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Effect of opioid analgesics on emergency department length of stay among low back pain patients in the United States.
Am J Emerg Med. 2020 09; 38(9):1802-1806.AJ

Abstract

OBJECTIVES

The objective of this study was to compare emergency department (ED) length of stay (LOS) between patients treated with opioid analgesia versus non-opioid analgesia for low back pain (LBP) in the ED.

METHODS

We conducted a secondary analysis of National Hospital Ambulatory Medical Care Survey (NHAMCS) data (2014-2015). Adults (age ≥18 years) who presented to the ED with a reason for visit or primary diagnosis of LBP were included in the final study sample. Patient visits were categorized into two groups based on whether they received opioid analgesia (with or without non-opioid analgesia) or non-opioid analgesia only in the ED. The primary outcome measure was ED LOS, which was log-transformed (as ED LOS was not normally distributed) for analysis. A multivariable linear regression analysis was used to evaluate the association between opioid use and ED LOS.

RESULTS

The study sample consisted of a national estimate of approximately 8.6 million ED visits for LBP (during 2014-2015), of which 60.1% received opioids and 39.9% received non-opioids only. The geometric mean ED LOS for patient visits who received opioids was longer than patient visits who received non-opioids (142 versus 92 min, respectively; p < 0.001). After adjusting for confounders in the multivariable analysis, patient visits that received opioids had a significantly longer ED LOS (coefficient 0.25; 95% CI 0.11 to 0.38; p < 0.001).

CONCLUSIONS

In a nationally representative sample of patient visits to ED due to LBP in the US, use of opioids in the ED was associated with an increased ED LOS.

Authors+Show Affiliations

Tucson Medical Center, Tucson, AZ, United States of America.Department of Pharmacy Practice and Science, College of Pharmacy, The University of Arizona, Tucson, AZ, United States of America. Electronic address: bhattacharjee@pharmacy.arizona.edu.The University of Sydney School of Pharmacy, Faculty of Medicine and Health, S343, Pharmacy Building (A15), The University of Sydney, NSW 2006, Australia; Department of Pharmacy, Royal Prince Alfred Hospital, Sydney, New South Wales, Australia.

Pub Type(s)

Comparative Study
Journal Article

Language

eng

PubMed ID

32739851

Citation

Anderson, Seth W., et al. "Effect of Opioid Analgesics On Emergency Department Length of Stay Among Low Back Pain Patients in the United States." The American Journal of Emergency Medicine, vol. 38, no. 9, 2020, pp. 1802-1806.
Anderson SW, Bhattacharjee S, Patanwala AE. Effect of opioid analgesics on emergency department length of stay among low back pain patients in the United States. Am J Emerg Med. 2020;38(9):1802-1806.
Anderson, S. W., Bhattacharjee, S., & Patanwala, A. E. (2020). Effect of opioid analgesics on emergency department length of stay among low back pain patients in the United States. The American Journal of Emergency Medicine, 38(9), 1802-1806. https://doi.org/10.1016/j.ajem.2020.06.002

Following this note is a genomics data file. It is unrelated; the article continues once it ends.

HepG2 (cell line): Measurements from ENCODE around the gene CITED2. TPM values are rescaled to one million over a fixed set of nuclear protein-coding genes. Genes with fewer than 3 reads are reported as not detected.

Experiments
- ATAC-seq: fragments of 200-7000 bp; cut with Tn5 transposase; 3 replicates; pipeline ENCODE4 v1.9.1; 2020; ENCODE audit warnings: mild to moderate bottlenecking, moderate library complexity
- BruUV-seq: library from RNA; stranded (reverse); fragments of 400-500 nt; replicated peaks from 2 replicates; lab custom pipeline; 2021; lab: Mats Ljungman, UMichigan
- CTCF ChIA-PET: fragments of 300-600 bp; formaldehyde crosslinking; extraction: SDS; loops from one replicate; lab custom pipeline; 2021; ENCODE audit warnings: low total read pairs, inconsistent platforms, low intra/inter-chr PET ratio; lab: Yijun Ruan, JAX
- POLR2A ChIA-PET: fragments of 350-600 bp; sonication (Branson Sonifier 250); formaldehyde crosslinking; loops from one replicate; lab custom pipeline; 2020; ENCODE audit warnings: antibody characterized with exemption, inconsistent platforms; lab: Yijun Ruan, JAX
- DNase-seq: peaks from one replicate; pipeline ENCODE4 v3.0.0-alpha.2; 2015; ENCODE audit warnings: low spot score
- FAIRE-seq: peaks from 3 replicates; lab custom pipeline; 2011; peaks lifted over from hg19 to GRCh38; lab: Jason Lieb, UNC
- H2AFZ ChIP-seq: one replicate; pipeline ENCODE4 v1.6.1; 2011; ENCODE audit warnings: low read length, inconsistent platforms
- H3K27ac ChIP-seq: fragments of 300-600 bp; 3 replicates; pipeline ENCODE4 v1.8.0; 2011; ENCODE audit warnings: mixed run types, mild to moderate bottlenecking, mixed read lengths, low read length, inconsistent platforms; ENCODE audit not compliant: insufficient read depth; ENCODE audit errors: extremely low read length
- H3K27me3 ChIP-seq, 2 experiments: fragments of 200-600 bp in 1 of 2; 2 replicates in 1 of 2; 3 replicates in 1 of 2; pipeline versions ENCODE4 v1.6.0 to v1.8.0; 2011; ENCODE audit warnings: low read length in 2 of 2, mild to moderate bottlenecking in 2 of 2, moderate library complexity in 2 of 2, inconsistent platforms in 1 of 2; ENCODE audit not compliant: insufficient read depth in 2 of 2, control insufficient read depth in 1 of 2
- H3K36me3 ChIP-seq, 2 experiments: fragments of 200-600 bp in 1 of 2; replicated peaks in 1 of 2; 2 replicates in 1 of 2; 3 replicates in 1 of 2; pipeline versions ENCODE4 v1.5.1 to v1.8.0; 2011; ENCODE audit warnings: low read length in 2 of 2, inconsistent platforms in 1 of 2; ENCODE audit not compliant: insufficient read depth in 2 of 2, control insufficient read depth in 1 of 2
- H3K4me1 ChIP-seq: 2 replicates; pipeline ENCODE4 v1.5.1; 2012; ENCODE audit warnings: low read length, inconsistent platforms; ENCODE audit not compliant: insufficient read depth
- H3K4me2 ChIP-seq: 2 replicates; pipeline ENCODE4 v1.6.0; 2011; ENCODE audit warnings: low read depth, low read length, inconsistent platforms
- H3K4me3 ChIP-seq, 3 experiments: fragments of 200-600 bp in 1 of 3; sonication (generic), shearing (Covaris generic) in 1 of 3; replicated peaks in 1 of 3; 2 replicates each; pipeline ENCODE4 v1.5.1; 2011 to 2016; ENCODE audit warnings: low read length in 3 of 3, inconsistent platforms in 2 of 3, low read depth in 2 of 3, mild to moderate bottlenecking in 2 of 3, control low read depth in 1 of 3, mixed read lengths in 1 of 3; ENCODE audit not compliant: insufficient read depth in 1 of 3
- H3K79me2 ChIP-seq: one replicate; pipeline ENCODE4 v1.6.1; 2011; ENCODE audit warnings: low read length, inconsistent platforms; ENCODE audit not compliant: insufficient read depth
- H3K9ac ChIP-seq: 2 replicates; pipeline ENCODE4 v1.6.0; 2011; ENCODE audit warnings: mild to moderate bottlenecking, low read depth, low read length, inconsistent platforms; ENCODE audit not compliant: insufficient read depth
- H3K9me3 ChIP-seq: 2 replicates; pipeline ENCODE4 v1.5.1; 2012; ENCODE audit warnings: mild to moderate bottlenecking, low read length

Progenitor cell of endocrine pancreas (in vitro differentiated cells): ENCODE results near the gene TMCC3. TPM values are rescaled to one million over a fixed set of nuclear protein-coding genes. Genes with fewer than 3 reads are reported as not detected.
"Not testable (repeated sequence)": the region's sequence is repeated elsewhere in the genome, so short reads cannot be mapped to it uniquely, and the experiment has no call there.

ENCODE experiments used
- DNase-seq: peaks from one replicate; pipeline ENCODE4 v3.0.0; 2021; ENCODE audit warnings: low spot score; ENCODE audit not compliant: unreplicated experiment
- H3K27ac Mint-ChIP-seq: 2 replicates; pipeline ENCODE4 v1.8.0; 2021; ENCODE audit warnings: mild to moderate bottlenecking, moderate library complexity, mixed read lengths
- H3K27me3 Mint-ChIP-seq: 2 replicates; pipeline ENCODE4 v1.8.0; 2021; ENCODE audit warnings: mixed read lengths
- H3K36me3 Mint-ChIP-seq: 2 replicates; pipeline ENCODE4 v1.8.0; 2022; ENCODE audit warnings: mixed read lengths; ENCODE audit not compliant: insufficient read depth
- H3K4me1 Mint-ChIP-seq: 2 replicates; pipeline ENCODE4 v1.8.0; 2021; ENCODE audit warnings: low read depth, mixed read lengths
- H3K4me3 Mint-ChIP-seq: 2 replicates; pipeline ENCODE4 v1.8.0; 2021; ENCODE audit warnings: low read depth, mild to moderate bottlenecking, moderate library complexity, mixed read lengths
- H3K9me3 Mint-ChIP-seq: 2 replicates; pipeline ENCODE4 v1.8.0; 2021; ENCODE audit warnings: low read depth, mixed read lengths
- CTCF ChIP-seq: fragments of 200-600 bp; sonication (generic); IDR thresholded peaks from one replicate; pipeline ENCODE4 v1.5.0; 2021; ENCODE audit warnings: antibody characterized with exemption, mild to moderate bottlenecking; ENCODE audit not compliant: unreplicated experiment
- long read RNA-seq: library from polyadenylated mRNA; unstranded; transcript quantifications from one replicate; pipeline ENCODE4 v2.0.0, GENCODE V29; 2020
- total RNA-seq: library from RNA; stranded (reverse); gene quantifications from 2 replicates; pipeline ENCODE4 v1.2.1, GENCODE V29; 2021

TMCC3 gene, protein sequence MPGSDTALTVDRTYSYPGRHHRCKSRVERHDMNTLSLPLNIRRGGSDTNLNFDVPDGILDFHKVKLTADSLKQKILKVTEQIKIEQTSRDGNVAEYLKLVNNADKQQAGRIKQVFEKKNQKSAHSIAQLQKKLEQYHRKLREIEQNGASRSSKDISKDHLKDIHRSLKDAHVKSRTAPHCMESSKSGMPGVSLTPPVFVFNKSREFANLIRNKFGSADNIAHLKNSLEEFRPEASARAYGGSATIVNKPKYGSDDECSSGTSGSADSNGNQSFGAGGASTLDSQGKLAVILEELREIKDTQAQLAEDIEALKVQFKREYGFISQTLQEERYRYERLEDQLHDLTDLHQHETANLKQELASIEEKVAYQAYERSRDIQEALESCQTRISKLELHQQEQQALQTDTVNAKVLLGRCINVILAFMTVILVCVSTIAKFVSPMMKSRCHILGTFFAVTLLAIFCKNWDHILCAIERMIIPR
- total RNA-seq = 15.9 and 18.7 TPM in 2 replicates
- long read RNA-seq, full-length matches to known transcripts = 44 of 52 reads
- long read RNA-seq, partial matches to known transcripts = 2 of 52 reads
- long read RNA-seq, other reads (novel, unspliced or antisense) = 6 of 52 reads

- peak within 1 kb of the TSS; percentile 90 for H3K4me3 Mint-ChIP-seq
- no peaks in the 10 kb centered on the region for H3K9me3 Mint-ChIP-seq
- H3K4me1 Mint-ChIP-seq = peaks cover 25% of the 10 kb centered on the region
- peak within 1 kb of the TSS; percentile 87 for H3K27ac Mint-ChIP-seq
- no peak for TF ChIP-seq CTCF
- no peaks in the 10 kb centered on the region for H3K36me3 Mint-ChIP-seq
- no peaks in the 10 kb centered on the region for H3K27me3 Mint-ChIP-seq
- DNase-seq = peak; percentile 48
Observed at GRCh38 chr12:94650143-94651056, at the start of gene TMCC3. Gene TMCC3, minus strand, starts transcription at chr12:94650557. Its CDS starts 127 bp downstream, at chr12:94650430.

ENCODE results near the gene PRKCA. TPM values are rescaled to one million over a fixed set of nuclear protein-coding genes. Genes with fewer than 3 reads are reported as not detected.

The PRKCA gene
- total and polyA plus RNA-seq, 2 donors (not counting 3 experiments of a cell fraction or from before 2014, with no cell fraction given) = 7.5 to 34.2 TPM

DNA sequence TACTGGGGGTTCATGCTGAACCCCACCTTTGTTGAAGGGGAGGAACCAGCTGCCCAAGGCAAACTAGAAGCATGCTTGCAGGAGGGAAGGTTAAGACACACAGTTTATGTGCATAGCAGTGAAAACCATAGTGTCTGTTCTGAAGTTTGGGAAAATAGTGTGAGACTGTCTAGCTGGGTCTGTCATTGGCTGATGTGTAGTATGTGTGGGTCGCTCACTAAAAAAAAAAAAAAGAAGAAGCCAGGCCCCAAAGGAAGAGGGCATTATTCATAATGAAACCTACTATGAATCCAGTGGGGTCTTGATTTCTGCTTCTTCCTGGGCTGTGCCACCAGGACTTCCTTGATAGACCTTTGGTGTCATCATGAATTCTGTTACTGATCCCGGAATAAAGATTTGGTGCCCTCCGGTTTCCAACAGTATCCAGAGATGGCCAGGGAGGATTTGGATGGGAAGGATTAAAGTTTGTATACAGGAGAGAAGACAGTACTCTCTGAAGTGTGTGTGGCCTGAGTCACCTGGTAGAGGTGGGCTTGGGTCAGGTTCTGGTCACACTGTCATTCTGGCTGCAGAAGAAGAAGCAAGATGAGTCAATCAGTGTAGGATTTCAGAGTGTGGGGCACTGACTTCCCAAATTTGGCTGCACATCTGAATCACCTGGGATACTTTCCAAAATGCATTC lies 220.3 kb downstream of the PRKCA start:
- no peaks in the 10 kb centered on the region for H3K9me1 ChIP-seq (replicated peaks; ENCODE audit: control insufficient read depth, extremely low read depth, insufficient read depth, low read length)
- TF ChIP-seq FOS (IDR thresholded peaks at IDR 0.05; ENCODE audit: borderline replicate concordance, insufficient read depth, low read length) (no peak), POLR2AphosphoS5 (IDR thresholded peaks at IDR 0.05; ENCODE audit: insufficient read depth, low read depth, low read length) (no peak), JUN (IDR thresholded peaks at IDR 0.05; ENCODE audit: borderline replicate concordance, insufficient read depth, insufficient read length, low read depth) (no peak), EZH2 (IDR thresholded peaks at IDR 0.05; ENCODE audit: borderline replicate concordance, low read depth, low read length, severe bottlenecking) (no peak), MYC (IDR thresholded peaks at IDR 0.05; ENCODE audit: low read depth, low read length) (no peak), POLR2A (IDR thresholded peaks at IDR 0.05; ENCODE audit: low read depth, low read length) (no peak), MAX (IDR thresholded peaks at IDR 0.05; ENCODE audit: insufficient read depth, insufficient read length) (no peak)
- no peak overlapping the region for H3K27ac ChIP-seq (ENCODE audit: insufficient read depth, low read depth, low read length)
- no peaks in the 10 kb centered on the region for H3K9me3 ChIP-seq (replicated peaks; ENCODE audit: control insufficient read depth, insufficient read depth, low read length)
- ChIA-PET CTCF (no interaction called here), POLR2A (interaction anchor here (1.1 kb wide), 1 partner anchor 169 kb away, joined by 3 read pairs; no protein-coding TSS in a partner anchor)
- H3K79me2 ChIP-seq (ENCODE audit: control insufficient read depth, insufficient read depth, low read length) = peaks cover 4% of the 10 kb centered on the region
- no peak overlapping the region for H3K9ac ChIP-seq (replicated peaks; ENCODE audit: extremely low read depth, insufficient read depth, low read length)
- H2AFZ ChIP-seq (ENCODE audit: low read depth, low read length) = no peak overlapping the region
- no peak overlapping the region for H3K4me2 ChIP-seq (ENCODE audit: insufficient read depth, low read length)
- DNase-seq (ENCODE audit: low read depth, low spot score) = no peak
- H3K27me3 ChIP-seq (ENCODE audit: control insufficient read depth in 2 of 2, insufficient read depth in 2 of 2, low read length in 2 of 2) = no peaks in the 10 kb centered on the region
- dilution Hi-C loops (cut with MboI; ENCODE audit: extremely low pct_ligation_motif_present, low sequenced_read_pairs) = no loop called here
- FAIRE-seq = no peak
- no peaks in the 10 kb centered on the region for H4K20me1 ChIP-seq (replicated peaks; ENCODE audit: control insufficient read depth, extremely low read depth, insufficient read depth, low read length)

Anderson SW, Bhattacharjee S, Patanwala AE. Effect of Opioid Analgesics On Emergency Department Length of Stay Among Low Back Pain Patients in the United States. Am J Emerg Med. 2020;38(9):1802-1806. PubMed PMID: 32739851.
* Article titles in AMA citation format should be in sentence-case
TY - JOUR T1 - Effect of opioid analgesics on emergency department length of stay among low back pain patients in the United States. AU - Anderson,Seth W, AU - Bhattacharjee,Sandipan, AU - Patanwala,Asad E, Y1 - 2020/06/06/ PY - 2020/02/14/received PY - 2020/06/01/revised PY - 2020/06/03/accepted PY - 2020/8/3/pubmed PY - 2020/11/3/medline PY - 2020/8/3/entrez KW - Emergency department KW - Length of stay KW - Non-opioid KW - Opioid SP - 1802 EP - 1806 JF - The American journal of emergency medicine JO - Am J Emerg Med VL - 38 IS - 9 N2 - OBJECTIVES: The objective of this study was to compare emergency department (ED) length of stay (LOS) between patients treated with opioid analgesia versus non-opioid analgesia for low back pain (LBP) in the ED. METHODS: We conducted a secondary analysis of National Hospital Ambulatory Medical Care Survey (NHAMCS) data (2014-2015). Adults (age ≥18 years) who presented to the ED with a reason for visit or primary diagnosis of LBP were included in the final study sample. Patient visits were categorized into two groups based on whether they received opioid analgesia (with or without non-opioid analgesia) or non-opioid analgesia only in the ED. The primary outcome measure was ED LOS, which was log-transformed (as ED LOS was not normally distributed) for analysis. A multivariable linear regression analysis was used to evaluate the association between opioid use and ED LOS. RESULTS: The study sample consisted of a national estimate of approximately 8.6 million ED visits for LBP (during 2014-2015), of which 60.1% received opioids and 39.9% received non-opioids only. The geometric mean ED LOS for patient visits who received opioids was longer than patient visits who received non-opioids (142 versus 92 min, respectively; p < 0.001). After adjusting for confounders in the multivariable analysis, patient visits that received opioids had a significantly longer ED LOS (coefficient 0.25; 95% CI 0.11 to 0.38; p < 0.001). CONCLUSIONS: In a nationally representative sample of patient visits to ED due to LBP in the US, use of opioids in the ED was associated with an increased ED LOS. SN - 1532-8171 UR - https://www.unboundmedicine.com/medline/citation/32739851/Effect_of_opioid_analgesics_on_emergency_department_length_of_stay_among_low_back_pain_patients_in_the_United_States_ L2 - https://linkinghub.elsevier.com/retrieve/pii/S0735-6757(20)30478-2 DB - PRIME DP - Unbound Medicine ER -